Assess the strengths and weaknesses of Cluniac monasticism between the tenth and twelfth centuries.
The nature of Cluny lay in the circumstances of it’s foundation. It was endowed with a measure of independence by it’s founder, Duke William, allowing the monks to elect their own abbot, placing the abbey directly under the guardianship of St Peter and the Apostolic See. As a house dedicated to reviving strict Benedictine observance Cluny was not unique, but it was this indepencence, the succesion of talented abbots and it’s organisation set up by Abbot Berno that laid the foundations of the abbey’s later greatness. The independence granted Cluny in it’s foundation charter was esssential in the development of Cluny free from the interference of lay magnates and local bishops. It’s direct dependence on Rome was not initially of great importence; other foundations had beemn bequeathed to the apostles before. However, this was an important foundation upon which later abbots were to build. By seeking papal approval for Cluniac reforms the abbots forged a valuble direct link to the papacy, whilst gain officail public regognition and endorsement of the Cluniac regieme. In obtaining the right to accept monks from other orders in 931 Odo had confirmed the righht of the Cluniacs to reform others houses, while Cluny gained freedom from the local bishops under Abbot Odilo in 998.
it was ‘the subsequent growth, under far straiter papal oversight, of Cluny’s exemption from episcopal control in spiritual matters, that did most to consolidate Cluny’s subject houses under it’s own central authority’ . This meant Cluny was immune to challenges to it’s authority from both without and within the church. Cluny became of particular note to sucessive Popes, with it’s reputation for reform, and the papacy continued to support the cluniacs, with Pope John XIX giving Cluny’s monks complete freedom from interference whereever they were in 1024. However, this would have been nothing without the exemplary spiritual life that was seen to exist at Cluny. The continual use of vocal prayer was popular with the laity, with many wishing to be included in the prayers of the monks. The personal qualities of the abbots were also much admired, as was the way of life practised at Cluny. The cluniac model of benedictine obervence was seen by many by the time of Abbot Hugh to be an achieved ideal, the most perfect way of life and worship. Individual monks were also praised by comtemparys for their ascectism and monkish qualities, and the eremetic qualities which could be found within the common life of the monastry.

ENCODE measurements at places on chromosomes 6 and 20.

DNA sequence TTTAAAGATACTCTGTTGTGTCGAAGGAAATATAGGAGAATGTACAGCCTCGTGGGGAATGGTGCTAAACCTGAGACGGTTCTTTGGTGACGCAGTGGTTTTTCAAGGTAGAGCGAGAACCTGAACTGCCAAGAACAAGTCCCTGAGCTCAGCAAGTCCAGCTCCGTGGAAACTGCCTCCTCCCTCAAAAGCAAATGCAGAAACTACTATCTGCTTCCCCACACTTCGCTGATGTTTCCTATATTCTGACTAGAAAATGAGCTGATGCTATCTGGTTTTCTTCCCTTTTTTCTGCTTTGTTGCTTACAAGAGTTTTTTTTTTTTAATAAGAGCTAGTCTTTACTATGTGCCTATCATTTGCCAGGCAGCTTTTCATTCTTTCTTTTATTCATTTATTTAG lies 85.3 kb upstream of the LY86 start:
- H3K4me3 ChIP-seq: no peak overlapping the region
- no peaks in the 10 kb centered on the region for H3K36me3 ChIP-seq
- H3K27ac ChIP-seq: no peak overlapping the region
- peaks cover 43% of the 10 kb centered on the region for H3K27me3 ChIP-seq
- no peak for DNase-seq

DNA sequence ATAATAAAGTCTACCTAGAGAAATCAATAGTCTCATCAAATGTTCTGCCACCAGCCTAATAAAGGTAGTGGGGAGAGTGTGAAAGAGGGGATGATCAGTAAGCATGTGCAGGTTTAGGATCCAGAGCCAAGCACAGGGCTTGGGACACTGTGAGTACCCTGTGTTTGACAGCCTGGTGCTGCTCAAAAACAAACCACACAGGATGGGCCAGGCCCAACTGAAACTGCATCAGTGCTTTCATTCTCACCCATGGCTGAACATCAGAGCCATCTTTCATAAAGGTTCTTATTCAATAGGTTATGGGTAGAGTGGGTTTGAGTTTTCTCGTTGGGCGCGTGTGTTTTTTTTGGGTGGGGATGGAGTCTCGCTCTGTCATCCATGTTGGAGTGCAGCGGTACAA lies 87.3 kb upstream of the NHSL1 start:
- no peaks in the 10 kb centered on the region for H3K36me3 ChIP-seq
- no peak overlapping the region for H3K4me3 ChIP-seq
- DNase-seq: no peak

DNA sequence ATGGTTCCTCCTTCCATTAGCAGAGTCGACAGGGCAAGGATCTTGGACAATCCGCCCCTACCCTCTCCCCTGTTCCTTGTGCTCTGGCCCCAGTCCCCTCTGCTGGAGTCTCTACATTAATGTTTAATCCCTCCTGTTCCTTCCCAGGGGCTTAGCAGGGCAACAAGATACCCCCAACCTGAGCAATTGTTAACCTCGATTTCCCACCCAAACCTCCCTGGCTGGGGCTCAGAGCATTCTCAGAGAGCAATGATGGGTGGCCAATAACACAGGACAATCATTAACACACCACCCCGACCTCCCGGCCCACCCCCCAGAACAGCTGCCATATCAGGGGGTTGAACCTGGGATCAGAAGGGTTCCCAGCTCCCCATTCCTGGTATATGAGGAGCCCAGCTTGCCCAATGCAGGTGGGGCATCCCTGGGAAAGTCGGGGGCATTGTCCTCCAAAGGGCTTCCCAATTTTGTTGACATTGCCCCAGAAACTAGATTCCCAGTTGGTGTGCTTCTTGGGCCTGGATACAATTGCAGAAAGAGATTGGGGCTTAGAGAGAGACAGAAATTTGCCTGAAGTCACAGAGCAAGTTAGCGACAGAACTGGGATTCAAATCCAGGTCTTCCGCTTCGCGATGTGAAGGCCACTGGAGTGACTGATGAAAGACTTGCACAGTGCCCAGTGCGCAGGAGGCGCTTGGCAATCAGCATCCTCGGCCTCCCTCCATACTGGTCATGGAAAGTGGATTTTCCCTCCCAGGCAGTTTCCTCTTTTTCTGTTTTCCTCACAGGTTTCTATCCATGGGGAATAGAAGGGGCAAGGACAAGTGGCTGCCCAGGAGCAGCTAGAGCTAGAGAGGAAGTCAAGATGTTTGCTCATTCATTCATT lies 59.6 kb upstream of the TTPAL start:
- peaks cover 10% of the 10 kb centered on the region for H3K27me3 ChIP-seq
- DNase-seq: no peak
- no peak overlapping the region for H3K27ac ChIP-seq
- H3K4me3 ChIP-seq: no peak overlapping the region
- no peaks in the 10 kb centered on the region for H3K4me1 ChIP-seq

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Charity and almsgiving also formed a regular part of life at Cluny, which again showed the holiness and faithful observence of the monks. It was a combination of the personal authority of the abbots, the benedictine observence of the Cluniacs and the repute and public esteem in which the order was held that resulted in the expansion of the Order. The success of the order in it’s resoration of benedictine observence attracted invitations by lay magnates for the Cluniacs to reform their monastries, and gifts of houses, some new foundations, some old abbeys. Such reform was not always welcomed by the monks of the profered houses, such as the monks of Fleury. Papal paronage, and the will of lay benefactors meant that from the time of Odilo these reformed houses became dependecies of Cluny. This was not always put into effect immediately, and the tightness of the bond varied from house to house. It was the independence granted in the founding charter that allowed the Order to expand this way, and develop independently. Not only was Cluny free from control of any local magnate or bishop, it was also trusted by all due to this autonomy. Cluny attracted gifts from all levels of society and of all sorts, from monstries, churches and lands, to child oblates, gifts of money large and small and goods.